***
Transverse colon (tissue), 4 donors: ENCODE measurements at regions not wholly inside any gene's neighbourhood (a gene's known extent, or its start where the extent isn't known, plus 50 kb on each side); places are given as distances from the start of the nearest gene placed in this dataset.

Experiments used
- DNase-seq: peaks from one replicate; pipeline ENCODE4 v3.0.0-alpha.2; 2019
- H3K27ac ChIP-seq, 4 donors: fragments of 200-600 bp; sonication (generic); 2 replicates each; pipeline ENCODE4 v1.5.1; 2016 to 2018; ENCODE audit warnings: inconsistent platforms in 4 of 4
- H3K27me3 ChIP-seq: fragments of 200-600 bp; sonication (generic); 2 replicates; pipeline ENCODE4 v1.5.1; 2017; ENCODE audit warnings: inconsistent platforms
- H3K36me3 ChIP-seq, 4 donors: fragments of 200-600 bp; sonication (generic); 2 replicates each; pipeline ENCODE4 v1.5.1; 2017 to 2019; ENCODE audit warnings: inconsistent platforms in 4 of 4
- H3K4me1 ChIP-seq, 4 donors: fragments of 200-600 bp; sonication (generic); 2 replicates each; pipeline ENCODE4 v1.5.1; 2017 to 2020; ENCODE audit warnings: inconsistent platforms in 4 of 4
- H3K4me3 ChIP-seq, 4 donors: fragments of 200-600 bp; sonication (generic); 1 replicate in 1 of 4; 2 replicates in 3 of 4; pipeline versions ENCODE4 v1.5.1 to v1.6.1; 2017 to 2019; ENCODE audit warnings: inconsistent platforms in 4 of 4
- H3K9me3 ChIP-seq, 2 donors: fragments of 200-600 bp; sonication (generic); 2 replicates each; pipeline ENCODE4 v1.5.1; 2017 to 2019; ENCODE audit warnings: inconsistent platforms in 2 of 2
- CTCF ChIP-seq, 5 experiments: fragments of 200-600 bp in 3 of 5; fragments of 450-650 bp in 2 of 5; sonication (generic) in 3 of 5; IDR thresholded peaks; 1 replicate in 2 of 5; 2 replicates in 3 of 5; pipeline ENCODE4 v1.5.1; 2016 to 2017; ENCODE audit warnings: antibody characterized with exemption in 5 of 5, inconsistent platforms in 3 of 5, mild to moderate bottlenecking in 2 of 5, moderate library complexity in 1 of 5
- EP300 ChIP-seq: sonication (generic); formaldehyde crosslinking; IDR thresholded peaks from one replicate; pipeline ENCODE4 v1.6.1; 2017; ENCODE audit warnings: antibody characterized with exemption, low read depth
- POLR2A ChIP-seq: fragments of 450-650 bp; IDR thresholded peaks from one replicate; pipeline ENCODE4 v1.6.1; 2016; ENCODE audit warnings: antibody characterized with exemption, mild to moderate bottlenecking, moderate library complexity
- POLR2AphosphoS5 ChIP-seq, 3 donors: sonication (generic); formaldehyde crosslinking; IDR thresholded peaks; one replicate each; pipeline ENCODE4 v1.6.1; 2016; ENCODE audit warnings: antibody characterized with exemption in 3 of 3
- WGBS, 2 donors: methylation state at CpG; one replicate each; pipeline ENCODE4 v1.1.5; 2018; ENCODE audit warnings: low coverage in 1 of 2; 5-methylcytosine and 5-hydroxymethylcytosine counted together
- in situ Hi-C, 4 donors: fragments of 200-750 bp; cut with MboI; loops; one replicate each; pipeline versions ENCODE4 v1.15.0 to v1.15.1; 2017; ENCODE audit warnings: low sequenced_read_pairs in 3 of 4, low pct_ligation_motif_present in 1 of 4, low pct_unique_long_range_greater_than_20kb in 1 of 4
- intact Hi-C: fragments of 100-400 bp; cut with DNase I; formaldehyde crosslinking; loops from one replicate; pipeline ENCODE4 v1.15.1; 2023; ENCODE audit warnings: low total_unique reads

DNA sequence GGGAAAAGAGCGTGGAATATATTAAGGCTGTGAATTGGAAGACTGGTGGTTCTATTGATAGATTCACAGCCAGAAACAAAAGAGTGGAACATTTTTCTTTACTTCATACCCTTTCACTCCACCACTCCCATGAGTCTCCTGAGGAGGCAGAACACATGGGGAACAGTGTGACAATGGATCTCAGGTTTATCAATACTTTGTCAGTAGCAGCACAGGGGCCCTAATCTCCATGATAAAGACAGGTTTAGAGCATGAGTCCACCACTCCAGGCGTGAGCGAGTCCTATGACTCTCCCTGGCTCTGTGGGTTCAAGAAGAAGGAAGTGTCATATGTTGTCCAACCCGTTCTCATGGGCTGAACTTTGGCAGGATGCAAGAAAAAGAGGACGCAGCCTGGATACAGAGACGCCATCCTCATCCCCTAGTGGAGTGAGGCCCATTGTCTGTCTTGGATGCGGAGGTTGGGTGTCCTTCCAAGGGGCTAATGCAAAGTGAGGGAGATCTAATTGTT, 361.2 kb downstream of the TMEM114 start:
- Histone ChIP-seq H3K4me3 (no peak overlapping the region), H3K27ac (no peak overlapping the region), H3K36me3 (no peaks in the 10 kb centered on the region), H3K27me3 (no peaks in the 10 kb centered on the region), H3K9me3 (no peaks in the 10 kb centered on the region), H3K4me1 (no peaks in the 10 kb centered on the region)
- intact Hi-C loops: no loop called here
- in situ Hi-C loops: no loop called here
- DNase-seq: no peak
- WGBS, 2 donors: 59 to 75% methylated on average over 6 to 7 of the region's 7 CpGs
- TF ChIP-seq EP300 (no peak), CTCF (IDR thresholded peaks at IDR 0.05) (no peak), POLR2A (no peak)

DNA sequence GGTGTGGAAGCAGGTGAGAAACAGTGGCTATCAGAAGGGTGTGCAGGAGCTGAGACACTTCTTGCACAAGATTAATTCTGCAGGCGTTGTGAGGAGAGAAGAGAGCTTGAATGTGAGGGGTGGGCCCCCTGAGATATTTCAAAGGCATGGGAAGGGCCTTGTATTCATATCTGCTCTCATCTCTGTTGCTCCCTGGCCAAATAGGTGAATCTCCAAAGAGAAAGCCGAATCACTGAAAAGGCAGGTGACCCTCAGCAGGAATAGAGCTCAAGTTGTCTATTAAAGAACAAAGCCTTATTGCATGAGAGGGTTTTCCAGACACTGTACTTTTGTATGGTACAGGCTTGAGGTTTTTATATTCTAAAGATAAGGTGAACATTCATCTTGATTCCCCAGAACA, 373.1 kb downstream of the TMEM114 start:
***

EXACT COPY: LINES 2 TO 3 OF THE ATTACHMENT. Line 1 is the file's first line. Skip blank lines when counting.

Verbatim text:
Experiments used
- DNase-seq: peaks from one replicate; pipeline ENCODE4 v3.0.0-alpha.2; 2019